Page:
Saturday 21st November was the ‘The Day Of The Hedgehog’, a celebration of hedgehogs and their conservation in the UK.

Organised by the Peoples Trust For Endangered Species and the British Hedgehog Preservation Society, ‘The Day Of The Hedgehog’ saw the release of two important documents and a gathering of over 300 delegates, groups and organisations to discuss the state of Britain’s hedgehogs and a strategy for their conservation over the next ten years.

I went along to show my support.

Chances are, if you are reading this, you love hedgehogs as much as I do. With their voracious appetite, a passion for gardens and a sometimes noisy sex life, what’s not to love about these iconic garden visitors?!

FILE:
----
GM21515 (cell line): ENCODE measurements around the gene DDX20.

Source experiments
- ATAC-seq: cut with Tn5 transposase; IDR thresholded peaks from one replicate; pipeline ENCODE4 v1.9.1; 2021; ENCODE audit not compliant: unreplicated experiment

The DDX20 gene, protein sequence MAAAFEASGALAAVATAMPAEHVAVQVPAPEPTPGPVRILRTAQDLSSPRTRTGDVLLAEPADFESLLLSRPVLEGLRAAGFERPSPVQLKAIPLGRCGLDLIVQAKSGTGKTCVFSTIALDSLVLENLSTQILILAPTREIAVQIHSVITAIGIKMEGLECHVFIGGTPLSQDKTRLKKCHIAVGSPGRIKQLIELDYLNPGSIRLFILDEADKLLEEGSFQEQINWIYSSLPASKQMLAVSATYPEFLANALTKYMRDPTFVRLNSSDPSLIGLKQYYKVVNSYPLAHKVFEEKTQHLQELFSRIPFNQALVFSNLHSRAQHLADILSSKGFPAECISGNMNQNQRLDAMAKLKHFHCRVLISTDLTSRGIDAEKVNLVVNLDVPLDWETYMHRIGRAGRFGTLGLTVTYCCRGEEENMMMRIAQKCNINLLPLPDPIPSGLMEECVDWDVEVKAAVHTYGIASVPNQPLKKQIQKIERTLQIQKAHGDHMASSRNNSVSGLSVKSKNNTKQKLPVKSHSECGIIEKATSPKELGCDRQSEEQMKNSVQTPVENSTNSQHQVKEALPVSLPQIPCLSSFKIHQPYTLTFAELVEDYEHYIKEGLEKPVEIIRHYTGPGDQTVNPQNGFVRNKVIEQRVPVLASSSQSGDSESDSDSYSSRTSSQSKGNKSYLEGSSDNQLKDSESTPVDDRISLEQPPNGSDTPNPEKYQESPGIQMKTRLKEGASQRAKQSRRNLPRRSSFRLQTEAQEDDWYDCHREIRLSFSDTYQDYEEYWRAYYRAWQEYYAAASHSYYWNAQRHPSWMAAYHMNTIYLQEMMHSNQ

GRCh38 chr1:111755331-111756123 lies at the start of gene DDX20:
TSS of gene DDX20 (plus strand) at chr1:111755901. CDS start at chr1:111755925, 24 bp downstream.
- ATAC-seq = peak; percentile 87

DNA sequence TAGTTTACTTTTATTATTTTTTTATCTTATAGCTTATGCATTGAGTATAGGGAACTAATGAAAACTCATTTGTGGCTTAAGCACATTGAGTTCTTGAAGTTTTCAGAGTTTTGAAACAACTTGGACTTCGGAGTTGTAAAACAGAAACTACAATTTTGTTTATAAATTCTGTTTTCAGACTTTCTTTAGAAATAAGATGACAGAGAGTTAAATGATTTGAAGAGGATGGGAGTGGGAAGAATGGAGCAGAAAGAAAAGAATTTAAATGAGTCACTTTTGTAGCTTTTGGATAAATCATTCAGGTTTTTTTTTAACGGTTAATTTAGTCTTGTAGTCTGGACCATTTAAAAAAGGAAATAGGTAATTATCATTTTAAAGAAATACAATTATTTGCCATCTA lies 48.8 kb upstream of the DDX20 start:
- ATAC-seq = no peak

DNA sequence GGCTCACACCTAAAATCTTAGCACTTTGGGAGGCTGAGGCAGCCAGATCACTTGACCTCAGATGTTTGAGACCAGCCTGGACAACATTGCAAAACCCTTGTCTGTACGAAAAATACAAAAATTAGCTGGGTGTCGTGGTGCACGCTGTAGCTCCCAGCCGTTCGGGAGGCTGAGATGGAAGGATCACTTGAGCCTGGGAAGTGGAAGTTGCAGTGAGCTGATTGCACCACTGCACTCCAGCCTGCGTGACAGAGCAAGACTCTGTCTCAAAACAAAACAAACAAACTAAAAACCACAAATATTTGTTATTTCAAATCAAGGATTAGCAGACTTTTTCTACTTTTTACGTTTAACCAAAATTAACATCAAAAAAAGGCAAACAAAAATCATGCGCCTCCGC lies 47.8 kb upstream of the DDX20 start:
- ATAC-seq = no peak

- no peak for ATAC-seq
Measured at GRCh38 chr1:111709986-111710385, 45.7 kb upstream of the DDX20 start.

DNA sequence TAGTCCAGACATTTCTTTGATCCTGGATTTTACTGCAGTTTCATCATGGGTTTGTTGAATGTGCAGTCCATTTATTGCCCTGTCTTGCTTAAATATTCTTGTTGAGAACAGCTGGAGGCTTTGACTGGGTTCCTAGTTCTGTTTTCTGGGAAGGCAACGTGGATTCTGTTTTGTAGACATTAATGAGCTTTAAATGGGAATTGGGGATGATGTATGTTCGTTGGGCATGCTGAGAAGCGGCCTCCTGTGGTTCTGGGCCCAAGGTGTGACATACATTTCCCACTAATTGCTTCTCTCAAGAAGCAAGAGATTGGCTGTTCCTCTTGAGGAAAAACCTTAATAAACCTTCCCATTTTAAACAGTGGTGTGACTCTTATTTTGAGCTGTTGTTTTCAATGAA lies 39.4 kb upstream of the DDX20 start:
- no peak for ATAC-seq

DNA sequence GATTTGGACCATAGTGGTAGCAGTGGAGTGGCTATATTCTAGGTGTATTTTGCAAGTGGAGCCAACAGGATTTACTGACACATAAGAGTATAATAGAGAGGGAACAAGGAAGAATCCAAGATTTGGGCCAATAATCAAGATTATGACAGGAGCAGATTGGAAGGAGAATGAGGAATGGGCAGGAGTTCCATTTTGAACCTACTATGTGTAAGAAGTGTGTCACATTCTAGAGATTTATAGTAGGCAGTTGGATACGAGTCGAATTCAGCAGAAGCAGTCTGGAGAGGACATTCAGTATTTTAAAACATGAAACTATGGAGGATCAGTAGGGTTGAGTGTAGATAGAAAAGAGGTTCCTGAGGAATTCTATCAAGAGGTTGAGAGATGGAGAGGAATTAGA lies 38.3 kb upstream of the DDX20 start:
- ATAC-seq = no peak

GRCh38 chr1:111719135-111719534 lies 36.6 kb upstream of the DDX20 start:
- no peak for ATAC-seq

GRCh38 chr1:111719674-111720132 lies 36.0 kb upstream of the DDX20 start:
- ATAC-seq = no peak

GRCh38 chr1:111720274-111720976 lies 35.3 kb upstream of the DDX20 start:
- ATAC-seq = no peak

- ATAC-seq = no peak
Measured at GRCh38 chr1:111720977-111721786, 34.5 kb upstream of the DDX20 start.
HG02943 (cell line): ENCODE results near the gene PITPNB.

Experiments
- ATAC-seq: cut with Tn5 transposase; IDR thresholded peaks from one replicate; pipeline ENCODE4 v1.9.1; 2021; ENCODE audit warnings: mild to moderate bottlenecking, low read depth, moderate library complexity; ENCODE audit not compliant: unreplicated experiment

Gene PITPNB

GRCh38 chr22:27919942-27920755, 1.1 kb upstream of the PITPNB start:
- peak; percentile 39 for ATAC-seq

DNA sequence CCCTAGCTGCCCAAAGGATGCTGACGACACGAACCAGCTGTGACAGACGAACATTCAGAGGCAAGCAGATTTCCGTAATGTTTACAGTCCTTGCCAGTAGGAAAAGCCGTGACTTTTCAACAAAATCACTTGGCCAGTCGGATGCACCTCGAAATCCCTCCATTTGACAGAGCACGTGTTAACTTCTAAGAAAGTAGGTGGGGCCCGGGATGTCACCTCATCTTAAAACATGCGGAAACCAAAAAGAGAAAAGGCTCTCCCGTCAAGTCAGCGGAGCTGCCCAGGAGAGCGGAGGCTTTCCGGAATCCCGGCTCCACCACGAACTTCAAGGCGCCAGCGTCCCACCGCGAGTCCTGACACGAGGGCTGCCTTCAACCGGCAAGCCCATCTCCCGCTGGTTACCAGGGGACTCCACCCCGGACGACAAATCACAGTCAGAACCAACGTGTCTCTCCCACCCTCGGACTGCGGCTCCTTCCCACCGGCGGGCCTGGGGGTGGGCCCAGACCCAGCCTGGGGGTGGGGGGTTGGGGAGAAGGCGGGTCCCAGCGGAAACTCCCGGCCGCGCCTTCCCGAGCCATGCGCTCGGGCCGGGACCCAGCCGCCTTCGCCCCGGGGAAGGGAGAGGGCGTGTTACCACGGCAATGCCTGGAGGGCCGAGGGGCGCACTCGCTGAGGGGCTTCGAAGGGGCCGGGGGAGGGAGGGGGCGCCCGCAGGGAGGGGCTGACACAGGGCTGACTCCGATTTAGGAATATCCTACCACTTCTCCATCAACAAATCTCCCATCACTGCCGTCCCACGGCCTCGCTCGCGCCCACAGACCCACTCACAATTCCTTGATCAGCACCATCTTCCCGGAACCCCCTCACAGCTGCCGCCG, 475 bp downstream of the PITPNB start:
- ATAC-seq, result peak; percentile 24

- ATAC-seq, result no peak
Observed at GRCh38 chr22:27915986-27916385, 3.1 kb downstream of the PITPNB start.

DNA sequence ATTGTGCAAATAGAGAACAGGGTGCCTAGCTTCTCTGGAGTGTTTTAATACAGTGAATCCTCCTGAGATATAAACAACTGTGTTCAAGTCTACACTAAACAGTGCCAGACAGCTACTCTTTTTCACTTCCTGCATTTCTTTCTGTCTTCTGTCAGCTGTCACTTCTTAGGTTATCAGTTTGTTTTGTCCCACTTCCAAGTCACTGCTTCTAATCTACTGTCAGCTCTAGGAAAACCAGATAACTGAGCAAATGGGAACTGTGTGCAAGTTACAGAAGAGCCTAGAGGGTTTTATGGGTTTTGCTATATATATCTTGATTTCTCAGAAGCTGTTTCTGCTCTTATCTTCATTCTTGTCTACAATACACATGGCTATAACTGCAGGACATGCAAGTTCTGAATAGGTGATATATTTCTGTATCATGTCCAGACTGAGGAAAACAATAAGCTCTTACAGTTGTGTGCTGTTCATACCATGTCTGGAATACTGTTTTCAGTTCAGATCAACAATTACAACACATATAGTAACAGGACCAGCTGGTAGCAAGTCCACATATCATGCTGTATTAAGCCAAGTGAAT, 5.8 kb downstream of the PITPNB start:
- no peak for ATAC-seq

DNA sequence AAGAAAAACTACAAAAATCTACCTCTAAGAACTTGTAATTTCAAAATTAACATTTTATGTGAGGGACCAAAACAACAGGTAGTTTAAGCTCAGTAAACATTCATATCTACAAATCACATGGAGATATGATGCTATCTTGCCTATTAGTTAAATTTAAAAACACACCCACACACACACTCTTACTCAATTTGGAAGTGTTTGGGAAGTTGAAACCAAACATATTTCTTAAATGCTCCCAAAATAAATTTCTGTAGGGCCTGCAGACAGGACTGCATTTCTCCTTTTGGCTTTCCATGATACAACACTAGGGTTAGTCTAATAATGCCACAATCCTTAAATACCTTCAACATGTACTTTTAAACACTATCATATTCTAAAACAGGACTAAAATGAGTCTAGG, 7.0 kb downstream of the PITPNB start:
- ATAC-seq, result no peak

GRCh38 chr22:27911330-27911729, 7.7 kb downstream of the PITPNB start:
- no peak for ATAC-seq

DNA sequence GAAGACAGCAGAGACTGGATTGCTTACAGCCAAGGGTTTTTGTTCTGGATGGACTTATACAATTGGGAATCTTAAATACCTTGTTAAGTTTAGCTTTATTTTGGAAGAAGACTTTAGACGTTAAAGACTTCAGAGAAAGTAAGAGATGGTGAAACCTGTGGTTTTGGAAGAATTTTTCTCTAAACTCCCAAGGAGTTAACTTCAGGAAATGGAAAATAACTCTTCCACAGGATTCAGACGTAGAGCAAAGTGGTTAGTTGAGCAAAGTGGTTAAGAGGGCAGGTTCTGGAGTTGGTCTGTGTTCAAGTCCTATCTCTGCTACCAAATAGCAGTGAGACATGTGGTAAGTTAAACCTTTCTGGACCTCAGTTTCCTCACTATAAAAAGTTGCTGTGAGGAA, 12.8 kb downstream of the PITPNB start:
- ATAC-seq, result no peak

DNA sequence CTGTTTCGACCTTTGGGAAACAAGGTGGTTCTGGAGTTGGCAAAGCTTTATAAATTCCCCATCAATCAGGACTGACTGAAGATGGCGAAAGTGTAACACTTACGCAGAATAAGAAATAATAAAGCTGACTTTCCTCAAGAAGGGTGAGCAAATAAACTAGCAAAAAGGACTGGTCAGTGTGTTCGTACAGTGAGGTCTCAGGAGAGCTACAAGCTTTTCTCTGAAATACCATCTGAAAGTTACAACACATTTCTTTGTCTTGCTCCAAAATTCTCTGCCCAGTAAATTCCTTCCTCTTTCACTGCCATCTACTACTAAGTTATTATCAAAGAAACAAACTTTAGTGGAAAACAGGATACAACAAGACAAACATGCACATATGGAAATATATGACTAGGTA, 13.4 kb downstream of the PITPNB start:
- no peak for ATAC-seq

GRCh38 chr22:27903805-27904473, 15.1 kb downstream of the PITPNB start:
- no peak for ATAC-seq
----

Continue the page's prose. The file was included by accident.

You are also probably well aware that hedgehogs are in serious trouble with numbers plummeting by a staggering 30% in the last 10 years alone. It’s estimated there are now fewer than one million left in the UK.

The big question is WHY?

We have some of the answers, but not all. Luckily there’s a massive community of hedgehog lovers out there – large organisations, community groups and individuals spanning the entire country, all with a common mission – to save the hedgehog!

Where do we begin?

As with most missions in life we need to ask ourselves some key questions. What is the position now? What do we hope to achieve? (setting ourselves some challenging yet realistic goals). What can we do in the short term? Medium term? Long Term? How do we measure the effectiveness of our actions?